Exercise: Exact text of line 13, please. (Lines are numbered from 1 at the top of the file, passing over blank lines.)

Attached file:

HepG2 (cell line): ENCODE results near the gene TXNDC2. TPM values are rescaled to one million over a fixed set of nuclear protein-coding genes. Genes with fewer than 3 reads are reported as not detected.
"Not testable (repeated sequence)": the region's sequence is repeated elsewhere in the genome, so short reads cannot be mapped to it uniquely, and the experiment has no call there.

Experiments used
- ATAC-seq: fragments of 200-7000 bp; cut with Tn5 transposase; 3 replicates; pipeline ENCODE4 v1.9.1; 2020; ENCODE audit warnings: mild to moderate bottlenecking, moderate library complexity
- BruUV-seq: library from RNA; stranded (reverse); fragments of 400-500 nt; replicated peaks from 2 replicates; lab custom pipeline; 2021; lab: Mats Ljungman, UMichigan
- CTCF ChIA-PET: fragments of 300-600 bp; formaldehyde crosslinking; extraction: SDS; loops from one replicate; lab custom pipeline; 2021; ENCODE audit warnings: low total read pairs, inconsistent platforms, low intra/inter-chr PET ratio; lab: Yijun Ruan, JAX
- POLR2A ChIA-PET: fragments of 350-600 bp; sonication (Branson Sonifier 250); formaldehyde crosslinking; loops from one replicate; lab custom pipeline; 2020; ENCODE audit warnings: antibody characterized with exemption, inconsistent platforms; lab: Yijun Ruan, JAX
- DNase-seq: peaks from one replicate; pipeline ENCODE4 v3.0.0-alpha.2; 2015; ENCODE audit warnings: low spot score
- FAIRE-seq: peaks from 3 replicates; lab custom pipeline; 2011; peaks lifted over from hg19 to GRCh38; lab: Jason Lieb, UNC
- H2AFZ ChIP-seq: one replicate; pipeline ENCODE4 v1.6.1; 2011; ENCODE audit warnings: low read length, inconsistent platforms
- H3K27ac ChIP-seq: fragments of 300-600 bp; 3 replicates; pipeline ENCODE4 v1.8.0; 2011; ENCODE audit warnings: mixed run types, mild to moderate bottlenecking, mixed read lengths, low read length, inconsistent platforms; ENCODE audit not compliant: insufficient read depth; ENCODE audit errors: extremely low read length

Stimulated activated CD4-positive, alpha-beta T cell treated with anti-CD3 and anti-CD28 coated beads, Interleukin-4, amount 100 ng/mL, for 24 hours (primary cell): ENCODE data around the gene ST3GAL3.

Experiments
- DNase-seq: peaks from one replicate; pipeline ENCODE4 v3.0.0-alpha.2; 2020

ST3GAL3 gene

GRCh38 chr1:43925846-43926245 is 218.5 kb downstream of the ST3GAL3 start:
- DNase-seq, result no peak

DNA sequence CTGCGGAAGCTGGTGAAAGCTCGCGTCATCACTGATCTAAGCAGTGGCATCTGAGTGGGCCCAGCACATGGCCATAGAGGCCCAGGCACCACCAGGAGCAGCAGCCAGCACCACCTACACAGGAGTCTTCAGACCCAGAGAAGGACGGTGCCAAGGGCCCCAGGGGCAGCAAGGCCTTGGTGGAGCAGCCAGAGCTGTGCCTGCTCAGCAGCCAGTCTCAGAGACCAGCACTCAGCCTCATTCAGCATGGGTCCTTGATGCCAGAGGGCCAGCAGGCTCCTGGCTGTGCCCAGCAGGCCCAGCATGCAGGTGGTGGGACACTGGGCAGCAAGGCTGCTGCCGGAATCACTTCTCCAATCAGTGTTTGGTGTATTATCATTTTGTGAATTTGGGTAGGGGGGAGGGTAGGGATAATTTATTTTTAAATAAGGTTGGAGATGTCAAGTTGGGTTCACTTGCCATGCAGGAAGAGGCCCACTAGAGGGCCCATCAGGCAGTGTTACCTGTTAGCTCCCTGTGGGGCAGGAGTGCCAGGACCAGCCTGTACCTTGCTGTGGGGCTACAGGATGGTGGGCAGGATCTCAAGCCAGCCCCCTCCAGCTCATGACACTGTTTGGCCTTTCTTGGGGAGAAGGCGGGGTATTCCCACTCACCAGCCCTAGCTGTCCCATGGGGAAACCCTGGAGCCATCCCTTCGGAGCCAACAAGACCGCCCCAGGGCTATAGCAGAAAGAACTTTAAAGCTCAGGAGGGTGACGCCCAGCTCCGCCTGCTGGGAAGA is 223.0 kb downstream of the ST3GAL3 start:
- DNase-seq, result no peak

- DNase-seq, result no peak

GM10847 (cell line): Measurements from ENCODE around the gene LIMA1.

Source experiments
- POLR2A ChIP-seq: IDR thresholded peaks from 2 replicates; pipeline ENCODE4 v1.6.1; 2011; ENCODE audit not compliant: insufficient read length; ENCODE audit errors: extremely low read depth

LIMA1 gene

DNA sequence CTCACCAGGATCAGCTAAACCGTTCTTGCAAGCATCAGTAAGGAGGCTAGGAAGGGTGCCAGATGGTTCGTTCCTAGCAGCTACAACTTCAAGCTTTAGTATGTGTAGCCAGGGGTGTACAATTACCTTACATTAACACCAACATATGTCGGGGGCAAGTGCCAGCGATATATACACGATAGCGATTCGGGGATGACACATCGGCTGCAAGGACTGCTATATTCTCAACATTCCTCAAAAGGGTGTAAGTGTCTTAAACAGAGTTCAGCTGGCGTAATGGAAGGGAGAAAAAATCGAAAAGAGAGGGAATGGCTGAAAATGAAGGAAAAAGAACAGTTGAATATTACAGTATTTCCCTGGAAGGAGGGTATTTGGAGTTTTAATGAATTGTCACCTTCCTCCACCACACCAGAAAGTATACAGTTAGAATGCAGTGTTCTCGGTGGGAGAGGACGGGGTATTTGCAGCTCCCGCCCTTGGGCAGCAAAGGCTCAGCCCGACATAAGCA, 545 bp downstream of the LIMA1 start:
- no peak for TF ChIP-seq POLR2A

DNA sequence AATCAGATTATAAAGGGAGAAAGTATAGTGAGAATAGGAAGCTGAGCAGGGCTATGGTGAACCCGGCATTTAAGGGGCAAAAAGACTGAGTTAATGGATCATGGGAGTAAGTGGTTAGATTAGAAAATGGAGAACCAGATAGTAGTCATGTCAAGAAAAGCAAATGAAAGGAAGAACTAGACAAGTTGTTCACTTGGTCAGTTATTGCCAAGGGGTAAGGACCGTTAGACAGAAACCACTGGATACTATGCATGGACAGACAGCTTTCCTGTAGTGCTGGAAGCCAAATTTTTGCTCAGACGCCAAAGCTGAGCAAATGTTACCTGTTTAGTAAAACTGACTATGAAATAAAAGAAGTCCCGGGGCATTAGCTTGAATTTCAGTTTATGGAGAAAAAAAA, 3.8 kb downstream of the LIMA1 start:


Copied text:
Experiments